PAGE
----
Firstly, it is the right to withdraw. You have 14 days to send back the shoes you ordered. The “enterpreconsumer” will be allowed to do the same – without having to give any reason. Secondly, abusive clauses. These are the extremely disadvantageous terms and conditions that are imposed by the entrepreneur on the consumer. For example, forcing the consumer to go to a particular court in a particular place or to waive certain claims. Thirdly, the entrepreneur will be held liable under the warranty to the new entity for the quality of the product that was sold.
If you want to know more about how the introduction of the new subject entity affects the documentation of on-line business owners, please see the following video: www.youtube.com/watch?v=SIKnlytPhLI&feature=emb_logo
What are licences and what types exist?
In a nutshell, a licence is official permission to use the work under the terms and conditions specified in a contract. A licence agreement may stipulate the scope, place, time, or rules on the use. It may also limit licensees or give permission to use dependant on whether you are paid or whether the licensee does not earn money by it. Licence agreements may be different, as long as they still comply with the law, for example, the abovementioned consumer protection.
What can be licenced? A licence agreement, as well as all the copyright, refers to the creative work. Article 1 of the Act defines the work as: ‘any manifestation of the creative activity of individual nature, established in any form, irrespective of its value, designation or manner of expression.’ Licenses can be divided into full and limited, exclusive and non-exclusive, and voluntary and statutory. What does it mean?
The full licence allows you to use the work just like the original.
The limited license defines the exact scope of use (e.g., only within the European Union).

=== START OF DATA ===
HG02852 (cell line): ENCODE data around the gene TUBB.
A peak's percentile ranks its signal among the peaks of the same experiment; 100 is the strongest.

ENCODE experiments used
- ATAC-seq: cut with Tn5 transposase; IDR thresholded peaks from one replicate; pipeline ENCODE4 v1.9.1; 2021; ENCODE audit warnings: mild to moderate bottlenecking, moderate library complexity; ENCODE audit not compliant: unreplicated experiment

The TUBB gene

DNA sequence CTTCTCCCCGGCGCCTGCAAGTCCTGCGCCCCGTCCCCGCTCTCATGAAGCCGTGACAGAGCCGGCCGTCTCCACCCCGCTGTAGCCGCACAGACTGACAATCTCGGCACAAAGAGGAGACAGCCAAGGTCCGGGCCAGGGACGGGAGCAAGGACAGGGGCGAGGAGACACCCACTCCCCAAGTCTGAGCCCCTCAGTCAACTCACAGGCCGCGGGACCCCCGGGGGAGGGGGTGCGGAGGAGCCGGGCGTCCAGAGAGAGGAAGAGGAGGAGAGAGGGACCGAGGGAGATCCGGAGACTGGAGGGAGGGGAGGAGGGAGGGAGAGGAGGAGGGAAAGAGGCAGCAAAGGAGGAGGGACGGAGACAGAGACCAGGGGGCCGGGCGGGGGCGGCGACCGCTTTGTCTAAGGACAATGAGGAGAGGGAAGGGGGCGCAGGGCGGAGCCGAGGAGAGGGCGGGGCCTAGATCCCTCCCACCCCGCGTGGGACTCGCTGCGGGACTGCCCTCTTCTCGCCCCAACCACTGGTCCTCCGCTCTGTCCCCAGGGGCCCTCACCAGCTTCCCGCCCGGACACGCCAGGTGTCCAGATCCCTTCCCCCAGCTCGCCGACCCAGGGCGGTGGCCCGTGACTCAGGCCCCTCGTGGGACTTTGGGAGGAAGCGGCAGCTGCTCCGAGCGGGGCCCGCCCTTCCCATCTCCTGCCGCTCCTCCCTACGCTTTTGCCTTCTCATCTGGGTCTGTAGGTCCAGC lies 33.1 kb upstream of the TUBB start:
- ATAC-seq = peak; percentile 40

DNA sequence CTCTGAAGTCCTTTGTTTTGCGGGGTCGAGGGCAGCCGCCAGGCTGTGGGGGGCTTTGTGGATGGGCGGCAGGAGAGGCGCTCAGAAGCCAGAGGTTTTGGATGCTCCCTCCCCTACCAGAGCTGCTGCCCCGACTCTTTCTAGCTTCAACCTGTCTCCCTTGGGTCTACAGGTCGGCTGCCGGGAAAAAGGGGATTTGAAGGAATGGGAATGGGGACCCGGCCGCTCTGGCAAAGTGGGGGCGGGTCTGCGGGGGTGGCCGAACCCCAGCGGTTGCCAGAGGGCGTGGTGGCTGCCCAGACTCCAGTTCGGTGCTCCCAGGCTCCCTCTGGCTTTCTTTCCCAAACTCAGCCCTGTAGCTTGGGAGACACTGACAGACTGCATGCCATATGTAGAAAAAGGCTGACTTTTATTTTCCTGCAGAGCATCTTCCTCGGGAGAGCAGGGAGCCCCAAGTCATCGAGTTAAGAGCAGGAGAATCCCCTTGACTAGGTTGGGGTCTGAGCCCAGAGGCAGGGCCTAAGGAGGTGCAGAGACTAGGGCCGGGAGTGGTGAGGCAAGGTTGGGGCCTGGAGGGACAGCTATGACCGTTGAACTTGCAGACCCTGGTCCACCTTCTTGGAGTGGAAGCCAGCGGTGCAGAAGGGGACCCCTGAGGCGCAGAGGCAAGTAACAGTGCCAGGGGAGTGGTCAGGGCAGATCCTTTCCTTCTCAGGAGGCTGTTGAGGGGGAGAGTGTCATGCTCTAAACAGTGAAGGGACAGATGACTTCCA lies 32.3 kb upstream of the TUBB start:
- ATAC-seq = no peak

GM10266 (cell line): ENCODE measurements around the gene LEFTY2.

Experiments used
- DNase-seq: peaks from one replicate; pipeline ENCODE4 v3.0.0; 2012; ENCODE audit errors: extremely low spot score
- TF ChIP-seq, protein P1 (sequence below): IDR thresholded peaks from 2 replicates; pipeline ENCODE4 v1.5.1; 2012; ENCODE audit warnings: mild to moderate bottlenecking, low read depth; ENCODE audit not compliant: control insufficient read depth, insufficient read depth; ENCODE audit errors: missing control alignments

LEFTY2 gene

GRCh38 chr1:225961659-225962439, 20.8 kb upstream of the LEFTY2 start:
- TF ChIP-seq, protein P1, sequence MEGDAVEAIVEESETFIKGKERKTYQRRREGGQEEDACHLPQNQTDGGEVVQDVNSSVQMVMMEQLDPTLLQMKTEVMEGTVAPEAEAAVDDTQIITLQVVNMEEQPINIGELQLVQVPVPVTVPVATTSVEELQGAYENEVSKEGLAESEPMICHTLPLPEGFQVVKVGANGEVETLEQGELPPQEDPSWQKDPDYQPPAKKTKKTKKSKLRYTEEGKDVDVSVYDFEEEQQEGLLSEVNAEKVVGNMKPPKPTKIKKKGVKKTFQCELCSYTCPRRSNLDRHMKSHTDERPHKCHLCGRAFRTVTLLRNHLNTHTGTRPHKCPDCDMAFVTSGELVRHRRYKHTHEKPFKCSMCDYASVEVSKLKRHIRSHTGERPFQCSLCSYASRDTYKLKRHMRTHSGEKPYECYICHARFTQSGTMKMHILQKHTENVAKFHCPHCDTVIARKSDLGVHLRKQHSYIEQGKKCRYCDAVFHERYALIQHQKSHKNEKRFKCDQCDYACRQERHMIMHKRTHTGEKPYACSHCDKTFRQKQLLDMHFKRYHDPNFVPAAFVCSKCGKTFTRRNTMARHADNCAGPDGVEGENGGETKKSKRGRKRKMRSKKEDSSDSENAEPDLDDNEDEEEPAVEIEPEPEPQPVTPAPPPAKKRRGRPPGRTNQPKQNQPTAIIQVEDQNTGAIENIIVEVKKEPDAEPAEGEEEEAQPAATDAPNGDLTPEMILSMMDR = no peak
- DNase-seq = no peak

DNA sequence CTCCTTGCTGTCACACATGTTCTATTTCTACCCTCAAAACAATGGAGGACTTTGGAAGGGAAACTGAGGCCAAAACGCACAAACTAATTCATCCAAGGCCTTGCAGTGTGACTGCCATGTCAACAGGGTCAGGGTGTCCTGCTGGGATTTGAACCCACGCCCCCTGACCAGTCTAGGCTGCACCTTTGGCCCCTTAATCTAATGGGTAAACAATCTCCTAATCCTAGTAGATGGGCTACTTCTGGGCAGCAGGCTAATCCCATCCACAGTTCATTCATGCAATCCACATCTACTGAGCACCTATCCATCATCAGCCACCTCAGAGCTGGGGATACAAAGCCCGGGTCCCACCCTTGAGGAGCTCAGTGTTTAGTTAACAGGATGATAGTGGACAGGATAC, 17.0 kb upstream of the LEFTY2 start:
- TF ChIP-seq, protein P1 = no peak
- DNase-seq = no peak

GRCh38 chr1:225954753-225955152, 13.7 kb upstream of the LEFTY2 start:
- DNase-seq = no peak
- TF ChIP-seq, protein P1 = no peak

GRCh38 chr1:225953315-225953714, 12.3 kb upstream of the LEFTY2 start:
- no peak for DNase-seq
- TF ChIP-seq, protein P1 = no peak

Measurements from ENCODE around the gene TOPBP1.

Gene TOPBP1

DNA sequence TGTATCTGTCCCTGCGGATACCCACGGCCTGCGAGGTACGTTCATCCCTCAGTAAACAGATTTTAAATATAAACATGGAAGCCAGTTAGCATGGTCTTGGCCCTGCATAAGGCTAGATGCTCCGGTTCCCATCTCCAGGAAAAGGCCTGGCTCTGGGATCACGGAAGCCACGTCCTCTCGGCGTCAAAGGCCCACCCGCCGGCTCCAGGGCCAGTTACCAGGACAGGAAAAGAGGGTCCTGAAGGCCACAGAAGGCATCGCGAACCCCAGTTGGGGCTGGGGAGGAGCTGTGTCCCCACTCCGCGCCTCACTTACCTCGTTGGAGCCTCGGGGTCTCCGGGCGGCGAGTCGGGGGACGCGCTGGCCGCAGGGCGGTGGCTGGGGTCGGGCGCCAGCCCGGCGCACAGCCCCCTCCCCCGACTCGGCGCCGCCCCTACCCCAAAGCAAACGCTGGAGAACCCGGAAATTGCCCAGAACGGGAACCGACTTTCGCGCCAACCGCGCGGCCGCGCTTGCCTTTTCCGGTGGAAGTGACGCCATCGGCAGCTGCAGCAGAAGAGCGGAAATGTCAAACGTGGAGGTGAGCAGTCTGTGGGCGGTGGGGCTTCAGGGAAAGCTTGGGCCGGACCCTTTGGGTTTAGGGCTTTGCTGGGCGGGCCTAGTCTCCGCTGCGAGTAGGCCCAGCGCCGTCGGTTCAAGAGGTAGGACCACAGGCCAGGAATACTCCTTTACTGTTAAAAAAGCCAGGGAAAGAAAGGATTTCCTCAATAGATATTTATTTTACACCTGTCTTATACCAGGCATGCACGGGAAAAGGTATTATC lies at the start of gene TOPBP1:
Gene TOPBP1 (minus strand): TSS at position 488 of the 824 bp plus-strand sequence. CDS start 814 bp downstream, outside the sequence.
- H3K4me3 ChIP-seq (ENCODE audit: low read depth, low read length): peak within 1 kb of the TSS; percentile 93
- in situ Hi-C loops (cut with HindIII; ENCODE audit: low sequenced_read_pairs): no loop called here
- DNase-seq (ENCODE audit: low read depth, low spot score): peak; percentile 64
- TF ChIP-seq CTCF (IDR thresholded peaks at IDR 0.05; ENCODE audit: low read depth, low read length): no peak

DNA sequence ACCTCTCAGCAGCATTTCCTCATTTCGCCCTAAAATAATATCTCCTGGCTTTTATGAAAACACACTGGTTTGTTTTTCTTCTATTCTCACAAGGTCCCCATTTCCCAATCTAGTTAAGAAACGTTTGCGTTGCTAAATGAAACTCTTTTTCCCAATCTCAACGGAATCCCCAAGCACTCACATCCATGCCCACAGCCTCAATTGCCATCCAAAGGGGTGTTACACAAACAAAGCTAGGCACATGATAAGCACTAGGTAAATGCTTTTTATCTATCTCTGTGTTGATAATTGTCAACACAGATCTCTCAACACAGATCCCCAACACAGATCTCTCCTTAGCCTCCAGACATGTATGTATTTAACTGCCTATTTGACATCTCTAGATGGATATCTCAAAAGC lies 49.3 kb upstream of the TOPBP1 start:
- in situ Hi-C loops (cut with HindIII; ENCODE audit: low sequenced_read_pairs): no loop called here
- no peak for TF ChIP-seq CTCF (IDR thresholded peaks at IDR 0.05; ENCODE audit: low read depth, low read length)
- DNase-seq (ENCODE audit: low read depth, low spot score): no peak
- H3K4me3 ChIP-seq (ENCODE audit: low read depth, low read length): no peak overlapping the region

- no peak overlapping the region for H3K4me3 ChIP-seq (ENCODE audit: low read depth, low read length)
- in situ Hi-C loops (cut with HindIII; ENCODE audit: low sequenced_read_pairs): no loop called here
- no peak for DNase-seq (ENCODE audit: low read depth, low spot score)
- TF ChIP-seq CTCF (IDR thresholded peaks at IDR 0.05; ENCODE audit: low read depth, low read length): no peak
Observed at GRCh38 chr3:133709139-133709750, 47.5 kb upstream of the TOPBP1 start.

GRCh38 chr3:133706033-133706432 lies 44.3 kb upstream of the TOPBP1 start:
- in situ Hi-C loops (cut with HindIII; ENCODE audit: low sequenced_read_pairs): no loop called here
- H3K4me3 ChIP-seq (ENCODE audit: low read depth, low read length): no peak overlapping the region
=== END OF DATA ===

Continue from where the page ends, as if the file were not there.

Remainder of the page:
A non-exclusive licence allows other licensees to also exploit the same intellectual property.
An exclusive licence means that you are the only licensee.
A voluntary licence- the most popular one – means that the author grants it to other entities or individuals under specific terms and conditions.
Statutory licence – regulated or imposed by law.
Can I use memes?
There are two possible scenarios: the first one is to create a meme that is based on an existing picture. The second scenario is to make a meme from scratch, using a picture that has not been used before.
You take a ready-made character, like my favourite image of Freddie Mercury raising his hand in a triumphant gesture. You, then, add your own text – and I really mean “your own”, because, when you add some of Tuwim’s quotes to it, you violate the poet’s rights. Let’s assume that what you have written under the image of Queen’s singer are your own words. In that case, the only problem is the legality of the use of the main picture.
If more than 70 years have passed since its author’s death, the picture belongs to the so-called public domain – it has become a kind of “common heritage of humankind”. It is also possible that the photographer allowed others free and universal use of his pictures – as in the case of the CC0 license that was mentioned earlier.
If you create a meme from scratch – be careful, because you may hurt somebody. It is very easy to destroy someone’s life by adding a more or less accurate text to a photo, while that person will never clear his or her name again.
Learn something about Krystyna Backiel and Janusz Ławrynowicz. Find their stories on the Internet.